In review of Monkey: Journey to the West: Critic George Hubbard writes that Tripitaka, the Buddhist monk, is accompanied in his quest to find the lost sacred scriptures by the Monkey King and the monk’s horses, Pigsy and Sandy. In fact, the monk is accompanied by the monkey, Pigsy, Sandy, and a horse.

In a review of dancer Shantala Shivalingappa: Critic Eliza Ingle writes that Shivalingappa’s South Indian form of dance, the Kuchipudi, is based on a 2000-year-old treaty on dramatics, blending dance, music and theatre. In fact, Kuchipudi is based on the Natya Shastra, a 2,000-year-old treatise on dramatics.


In a feature on Monkey: Journey to the West: Writer Rob Young repeatedly refers to the director Chen Shi-Zheng by his first name rather than this last name, which is Chen. The headline — Manga ‘Monkey’ — also refers to a distinctly Japanese style of animation and comic book format.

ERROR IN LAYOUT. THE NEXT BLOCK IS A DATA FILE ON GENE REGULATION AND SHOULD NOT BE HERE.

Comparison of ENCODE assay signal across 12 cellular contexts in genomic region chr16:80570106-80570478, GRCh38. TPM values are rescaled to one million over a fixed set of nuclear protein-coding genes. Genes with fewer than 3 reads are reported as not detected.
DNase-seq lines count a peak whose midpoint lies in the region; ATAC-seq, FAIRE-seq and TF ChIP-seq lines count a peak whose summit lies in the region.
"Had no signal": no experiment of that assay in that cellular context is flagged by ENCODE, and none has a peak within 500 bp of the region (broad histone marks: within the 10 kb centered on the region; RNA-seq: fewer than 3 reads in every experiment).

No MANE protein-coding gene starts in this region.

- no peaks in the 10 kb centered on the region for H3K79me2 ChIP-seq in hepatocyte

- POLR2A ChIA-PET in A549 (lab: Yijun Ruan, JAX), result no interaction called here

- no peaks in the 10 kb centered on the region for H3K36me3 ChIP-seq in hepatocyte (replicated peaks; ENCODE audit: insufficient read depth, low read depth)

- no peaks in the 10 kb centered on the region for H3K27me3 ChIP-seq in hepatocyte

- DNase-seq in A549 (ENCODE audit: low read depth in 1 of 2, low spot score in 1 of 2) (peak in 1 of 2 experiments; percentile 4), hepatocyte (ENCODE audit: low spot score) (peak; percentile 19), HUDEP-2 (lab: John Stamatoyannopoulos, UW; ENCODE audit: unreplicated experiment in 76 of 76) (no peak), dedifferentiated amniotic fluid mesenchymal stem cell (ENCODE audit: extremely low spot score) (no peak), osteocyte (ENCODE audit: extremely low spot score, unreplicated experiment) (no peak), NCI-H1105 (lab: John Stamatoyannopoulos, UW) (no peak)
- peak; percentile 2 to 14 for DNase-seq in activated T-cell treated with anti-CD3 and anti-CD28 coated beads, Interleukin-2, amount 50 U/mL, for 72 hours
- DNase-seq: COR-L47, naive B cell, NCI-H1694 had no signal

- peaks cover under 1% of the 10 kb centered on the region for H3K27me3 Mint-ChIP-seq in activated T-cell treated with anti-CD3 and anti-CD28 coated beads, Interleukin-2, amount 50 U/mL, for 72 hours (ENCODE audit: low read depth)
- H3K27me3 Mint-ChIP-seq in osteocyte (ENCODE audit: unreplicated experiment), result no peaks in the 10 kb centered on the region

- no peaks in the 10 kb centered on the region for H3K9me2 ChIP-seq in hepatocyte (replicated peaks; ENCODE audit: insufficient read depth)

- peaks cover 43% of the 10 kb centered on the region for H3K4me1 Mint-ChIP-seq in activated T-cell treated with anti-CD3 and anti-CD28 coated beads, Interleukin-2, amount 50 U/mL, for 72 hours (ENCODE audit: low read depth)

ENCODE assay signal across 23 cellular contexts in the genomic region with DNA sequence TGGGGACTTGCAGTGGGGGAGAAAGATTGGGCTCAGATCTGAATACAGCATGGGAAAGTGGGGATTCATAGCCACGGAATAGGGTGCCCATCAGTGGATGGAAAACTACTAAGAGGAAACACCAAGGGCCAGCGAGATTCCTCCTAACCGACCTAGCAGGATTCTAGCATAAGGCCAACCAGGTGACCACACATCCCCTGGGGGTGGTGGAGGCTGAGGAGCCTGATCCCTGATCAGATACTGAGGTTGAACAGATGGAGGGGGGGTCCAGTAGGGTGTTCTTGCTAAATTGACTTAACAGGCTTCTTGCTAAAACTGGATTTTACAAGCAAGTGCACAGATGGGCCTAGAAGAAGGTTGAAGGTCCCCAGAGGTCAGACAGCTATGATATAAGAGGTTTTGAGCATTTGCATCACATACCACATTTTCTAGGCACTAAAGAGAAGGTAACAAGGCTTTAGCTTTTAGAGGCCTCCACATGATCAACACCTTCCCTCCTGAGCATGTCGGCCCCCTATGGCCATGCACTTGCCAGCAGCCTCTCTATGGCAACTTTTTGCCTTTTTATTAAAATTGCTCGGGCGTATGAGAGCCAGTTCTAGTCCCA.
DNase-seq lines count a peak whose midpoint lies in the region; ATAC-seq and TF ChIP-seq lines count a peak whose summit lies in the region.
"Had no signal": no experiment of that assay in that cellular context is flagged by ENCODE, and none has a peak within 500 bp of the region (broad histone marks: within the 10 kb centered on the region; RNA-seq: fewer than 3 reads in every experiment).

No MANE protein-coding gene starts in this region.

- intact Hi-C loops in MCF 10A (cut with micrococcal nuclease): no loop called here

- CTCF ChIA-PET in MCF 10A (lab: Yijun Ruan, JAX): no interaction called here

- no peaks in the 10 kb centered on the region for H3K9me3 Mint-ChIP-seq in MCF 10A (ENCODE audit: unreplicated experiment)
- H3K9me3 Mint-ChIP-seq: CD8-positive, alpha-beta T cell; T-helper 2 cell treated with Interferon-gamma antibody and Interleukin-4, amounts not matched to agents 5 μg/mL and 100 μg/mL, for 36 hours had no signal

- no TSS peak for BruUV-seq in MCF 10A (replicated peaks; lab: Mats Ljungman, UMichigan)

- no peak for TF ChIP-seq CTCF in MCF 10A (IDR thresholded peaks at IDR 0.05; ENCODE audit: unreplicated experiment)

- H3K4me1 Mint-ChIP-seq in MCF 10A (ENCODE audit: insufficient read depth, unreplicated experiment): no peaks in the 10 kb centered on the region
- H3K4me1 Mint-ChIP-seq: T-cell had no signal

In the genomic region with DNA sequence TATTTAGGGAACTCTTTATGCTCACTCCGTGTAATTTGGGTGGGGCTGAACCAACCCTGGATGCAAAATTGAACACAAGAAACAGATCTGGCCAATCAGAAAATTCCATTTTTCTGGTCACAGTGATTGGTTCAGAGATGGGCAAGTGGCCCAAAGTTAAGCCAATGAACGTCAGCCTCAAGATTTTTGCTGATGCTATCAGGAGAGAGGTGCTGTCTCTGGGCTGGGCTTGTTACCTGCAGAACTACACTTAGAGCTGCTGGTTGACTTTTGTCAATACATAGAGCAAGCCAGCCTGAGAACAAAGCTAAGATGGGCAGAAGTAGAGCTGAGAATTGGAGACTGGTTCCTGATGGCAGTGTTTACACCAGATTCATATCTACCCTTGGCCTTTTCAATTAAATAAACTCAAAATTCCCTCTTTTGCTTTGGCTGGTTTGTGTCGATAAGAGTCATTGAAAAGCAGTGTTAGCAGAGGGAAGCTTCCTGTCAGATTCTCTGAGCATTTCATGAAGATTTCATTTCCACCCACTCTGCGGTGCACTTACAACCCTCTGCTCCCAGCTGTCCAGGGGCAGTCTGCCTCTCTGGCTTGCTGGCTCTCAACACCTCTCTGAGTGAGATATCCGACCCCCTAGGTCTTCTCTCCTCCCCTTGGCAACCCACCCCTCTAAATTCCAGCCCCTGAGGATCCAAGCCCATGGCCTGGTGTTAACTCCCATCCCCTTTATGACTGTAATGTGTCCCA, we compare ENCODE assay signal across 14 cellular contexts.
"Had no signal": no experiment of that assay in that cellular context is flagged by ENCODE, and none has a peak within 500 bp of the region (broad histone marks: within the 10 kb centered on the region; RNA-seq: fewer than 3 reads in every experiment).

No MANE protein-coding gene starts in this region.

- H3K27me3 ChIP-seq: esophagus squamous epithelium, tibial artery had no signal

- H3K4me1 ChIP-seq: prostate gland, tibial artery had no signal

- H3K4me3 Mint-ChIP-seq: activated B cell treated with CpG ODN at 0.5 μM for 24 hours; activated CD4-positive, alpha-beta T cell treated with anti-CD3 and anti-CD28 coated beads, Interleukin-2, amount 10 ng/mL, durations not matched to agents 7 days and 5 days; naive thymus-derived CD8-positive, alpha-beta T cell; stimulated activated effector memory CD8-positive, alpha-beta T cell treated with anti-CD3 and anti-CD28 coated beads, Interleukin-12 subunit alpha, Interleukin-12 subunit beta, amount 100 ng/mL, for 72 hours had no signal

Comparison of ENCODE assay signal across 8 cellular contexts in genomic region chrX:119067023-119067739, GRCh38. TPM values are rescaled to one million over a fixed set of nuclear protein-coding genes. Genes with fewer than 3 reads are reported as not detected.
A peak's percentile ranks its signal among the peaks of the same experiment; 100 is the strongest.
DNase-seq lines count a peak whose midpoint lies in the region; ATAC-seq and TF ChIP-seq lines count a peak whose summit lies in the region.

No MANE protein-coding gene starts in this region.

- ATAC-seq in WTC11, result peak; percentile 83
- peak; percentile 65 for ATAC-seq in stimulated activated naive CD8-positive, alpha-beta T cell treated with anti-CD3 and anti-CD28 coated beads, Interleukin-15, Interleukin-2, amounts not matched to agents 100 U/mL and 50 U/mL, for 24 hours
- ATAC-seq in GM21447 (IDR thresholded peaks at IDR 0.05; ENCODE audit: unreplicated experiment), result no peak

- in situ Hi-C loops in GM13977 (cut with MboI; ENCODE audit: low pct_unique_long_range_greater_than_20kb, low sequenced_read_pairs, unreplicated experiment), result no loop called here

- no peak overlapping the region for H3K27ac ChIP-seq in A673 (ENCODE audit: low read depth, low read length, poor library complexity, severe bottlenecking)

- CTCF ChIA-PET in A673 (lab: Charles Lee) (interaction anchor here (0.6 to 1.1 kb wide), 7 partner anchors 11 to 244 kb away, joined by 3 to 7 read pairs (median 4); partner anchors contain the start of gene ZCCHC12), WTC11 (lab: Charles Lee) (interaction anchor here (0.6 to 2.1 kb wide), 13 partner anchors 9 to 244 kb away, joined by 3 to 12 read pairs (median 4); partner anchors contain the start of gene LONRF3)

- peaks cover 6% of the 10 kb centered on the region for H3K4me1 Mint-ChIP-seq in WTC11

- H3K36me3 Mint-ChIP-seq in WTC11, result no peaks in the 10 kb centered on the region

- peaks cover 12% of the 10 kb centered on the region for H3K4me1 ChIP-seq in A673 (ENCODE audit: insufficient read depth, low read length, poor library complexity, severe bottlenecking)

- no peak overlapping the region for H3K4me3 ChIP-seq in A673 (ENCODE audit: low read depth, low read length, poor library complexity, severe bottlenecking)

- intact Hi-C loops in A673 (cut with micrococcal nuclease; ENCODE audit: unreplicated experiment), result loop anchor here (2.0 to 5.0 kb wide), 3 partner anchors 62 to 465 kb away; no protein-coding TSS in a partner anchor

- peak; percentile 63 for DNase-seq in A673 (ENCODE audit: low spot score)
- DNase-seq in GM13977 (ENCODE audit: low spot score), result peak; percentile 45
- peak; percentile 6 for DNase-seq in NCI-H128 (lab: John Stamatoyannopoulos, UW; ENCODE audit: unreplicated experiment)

In a review of the first Music in Time concert: Critic William Furtlanger writes that featured soloist JD Parran played an E-flat contrabass clarinet that sounded like a cross between a clarinet, bassoon and tuba. In fact, it was a contra-alto clarinet and it didn’t sound anything like a tuba.

In a review of the Boston Ballet: Critic Eliza Ingle writes that the troupe performed choreographer Jorma Elo’s Break the Eyes. In fact, the title of the piece is Brake the Eyes.

In a review of Between the Devil and the Deep Blue Sea: Critic Jeff Johnson calls it a play. In fact, there is a series of scenes with no narrative thread. More like a cabaret and stylized theater of the absurd. The headline of the review says that the theater troupe is composed of comics. Johnson also makes a comparison, weirdly, between Devil and SNL‘s “Toonces, the driving cat.”